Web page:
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Marchamley and Hawkstone

The Old Manor House Marchamley

Marchamley has been described as a small village, pleasantly situated on elevated ground. The name Marchamley is from the Anglo-Saxon Merchelm’s -leah. Merchelm is a personal name derived from Merce, meaning Mercian. Leah means wood or clearing in the wood. The name Marchamley can therefore be interpreted as meaning Merchelm’s clearing in the wood.

There was a chapel at Marchamley which was subject to Hodnet and, at the time of Domesday, there was a mill and a wood for ‘fattening pigs’.

In the 12th century, tenants, holding Marchamley under the Fitz Alans, took their name from the village. In around 1200, John de Marchamley died and his elder daughter inherited the manor. She sold it to Henry de Audley. With Hawkstone, Marchamley passed to the Hills and was later sold again. In 1841 there were 84 houses and 441 inhabitants. At this time, Viscount Hill was the principal land owner.

In the directory of 1851, local residents include farmers, a shopkeeper, an architect and builder (also a farmer), a police constable and a blacksmith.

Hawkstone was originally a member of Marchamley but by 1185 it was held independently by Roger de Hawkstone. The last direct male descendant of this family died in 1467. His niece inherited the estate and her grandson later sold Hawkstone.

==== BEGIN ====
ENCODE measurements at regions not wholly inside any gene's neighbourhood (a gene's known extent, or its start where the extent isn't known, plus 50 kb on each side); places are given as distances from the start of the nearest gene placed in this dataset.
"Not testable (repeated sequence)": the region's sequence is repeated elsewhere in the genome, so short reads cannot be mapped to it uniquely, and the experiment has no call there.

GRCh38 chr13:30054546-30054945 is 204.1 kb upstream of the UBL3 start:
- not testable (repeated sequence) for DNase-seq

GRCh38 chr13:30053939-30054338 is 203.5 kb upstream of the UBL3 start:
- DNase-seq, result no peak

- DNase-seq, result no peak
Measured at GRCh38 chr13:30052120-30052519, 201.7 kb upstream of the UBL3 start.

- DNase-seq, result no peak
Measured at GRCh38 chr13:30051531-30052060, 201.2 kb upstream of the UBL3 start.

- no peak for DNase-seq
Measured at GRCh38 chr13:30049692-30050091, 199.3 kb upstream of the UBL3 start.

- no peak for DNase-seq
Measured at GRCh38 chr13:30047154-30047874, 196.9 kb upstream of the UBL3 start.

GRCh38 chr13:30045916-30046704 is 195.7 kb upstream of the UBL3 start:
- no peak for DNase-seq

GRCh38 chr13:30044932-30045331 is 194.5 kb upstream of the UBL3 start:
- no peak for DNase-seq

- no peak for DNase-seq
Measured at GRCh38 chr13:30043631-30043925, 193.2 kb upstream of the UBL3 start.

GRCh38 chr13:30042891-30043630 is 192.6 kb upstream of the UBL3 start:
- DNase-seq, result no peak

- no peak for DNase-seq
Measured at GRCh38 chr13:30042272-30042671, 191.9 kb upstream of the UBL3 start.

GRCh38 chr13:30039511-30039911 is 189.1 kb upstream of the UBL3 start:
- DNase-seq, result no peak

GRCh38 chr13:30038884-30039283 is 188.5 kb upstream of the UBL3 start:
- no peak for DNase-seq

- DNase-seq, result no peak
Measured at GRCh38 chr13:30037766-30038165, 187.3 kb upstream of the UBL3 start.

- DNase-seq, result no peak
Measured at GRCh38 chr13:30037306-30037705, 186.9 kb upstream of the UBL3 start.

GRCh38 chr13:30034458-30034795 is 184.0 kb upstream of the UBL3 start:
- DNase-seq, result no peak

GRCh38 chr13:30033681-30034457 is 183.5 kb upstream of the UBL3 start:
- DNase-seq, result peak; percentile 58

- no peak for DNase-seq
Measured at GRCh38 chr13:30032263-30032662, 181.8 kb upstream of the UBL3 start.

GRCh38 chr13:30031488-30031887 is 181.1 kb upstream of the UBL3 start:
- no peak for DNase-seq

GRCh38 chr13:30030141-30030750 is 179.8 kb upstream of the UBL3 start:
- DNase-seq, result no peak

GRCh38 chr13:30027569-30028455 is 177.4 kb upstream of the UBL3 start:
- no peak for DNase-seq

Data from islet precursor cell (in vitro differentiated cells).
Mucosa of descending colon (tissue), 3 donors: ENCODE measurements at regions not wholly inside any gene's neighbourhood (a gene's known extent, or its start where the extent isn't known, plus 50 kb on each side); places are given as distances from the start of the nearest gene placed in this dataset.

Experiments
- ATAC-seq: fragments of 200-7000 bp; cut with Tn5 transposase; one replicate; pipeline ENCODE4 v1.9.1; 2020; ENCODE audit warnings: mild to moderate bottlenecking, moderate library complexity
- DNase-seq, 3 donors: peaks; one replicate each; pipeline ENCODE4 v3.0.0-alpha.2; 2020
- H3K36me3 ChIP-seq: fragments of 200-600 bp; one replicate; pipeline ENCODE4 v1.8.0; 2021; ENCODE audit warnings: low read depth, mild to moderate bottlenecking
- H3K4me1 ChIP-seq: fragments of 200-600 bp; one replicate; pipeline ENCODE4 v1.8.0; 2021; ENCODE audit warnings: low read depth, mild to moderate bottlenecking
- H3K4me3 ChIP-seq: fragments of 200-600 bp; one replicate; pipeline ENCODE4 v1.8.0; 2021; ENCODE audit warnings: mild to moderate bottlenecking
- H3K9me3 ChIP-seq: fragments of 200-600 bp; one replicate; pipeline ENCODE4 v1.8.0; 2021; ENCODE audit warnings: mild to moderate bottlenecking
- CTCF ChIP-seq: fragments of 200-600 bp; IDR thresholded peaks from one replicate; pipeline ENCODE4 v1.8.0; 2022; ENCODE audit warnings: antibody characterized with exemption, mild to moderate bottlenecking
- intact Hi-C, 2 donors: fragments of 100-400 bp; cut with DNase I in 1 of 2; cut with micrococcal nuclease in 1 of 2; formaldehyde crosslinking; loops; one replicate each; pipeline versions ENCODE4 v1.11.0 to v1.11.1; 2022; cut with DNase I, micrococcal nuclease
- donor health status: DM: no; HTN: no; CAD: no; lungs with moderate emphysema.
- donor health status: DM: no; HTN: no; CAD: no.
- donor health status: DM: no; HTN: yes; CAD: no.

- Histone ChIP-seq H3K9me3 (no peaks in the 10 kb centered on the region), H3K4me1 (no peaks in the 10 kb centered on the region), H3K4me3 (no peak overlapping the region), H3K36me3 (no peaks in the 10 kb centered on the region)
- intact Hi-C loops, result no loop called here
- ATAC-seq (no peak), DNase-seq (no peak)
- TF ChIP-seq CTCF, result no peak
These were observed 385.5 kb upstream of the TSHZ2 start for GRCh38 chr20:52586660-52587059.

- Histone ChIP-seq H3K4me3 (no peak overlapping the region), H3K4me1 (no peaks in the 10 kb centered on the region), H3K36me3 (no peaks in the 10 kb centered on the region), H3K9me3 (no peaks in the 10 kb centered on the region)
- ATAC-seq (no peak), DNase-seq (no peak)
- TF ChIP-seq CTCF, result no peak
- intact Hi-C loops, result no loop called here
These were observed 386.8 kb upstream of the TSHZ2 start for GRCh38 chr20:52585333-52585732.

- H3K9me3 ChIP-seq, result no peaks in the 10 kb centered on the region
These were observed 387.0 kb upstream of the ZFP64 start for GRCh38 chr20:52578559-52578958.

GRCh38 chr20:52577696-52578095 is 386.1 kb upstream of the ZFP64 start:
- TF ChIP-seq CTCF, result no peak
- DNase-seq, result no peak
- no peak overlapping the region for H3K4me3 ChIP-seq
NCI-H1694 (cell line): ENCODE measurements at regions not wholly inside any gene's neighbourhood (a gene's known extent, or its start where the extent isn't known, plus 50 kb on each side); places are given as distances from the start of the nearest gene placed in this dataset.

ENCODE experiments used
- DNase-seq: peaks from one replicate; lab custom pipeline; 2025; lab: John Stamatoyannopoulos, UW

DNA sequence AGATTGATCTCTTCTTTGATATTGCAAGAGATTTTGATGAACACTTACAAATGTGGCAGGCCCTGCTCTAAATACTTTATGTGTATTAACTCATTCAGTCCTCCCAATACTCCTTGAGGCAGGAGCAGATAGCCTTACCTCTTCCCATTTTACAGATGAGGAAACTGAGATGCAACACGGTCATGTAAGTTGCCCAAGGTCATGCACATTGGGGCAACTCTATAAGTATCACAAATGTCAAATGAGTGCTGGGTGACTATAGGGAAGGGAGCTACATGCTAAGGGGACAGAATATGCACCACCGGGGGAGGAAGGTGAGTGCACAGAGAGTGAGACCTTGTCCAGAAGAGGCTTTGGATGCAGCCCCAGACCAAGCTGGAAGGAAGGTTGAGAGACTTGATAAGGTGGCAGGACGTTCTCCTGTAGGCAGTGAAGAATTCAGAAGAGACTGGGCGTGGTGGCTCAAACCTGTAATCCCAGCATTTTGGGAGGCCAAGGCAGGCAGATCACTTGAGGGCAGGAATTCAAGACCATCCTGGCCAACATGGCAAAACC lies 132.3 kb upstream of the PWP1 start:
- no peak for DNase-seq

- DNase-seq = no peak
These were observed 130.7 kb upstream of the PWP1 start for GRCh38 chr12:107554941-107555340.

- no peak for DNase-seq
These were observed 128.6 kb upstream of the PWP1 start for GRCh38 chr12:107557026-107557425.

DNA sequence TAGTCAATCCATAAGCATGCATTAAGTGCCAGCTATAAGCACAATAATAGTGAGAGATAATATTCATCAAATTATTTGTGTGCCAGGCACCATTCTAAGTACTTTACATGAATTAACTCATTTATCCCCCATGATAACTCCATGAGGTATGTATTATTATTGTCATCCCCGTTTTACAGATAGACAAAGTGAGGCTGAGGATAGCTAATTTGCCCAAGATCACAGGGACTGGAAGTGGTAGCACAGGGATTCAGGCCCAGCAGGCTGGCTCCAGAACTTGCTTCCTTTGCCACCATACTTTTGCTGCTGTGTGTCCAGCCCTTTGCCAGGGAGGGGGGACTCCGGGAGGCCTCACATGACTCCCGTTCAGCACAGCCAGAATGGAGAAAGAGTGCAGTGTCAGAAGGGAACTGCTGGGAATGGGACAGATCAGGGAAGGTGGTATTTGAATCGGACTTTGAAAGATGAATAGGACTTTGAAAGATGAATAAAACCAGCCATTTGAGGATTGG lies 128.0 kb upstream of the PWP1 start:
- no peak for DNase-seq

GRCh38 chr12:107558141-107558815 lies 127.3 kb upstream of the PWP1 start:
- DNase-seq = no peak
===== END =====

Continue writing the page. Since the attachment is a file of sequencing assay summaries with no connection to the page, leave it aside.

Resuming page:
Sir Rowland Hill, who became the first protestant Lord Mayor of London in 1549, bought Hawkstone in 1556. It stayed in this family for 340 years.

Sir Rowland Hill built up a large estate, mostly in Shropshire, having over 1,000 tenants. He was also recorded for his ‘good deeds’: “he didn’t raise rents or take fines from his tenants, was a friend to the widow and father-less, built schools, and repaired highways and bridges”.

Hawkstone Hall

At the census of 1841 there were six houses and 60 inhabitants. The directory of 1851 lists under Hawkstone, Viscount Hill, a chaplain, butler, housekeeper, gardener and two farmers, indicating that much of the occupancy related specifically to Hawkstone Hall and far less to independent activities in the area.

The present mansion at Hawkstone was built for Richard Hill and probably had its original building constructed between 1690 and 1700. It was then further developed in the early 1700s and extended again in 1833. The church was added in 1934 by the redemptorist community.

In the 18th and 19th centuries, the hall and park were considered one of the principal attractions in England. Today, the Grade I listed landscape that the park occupies attracts thousands of visitors each year. The house is also open to the public for a few weeks each August.

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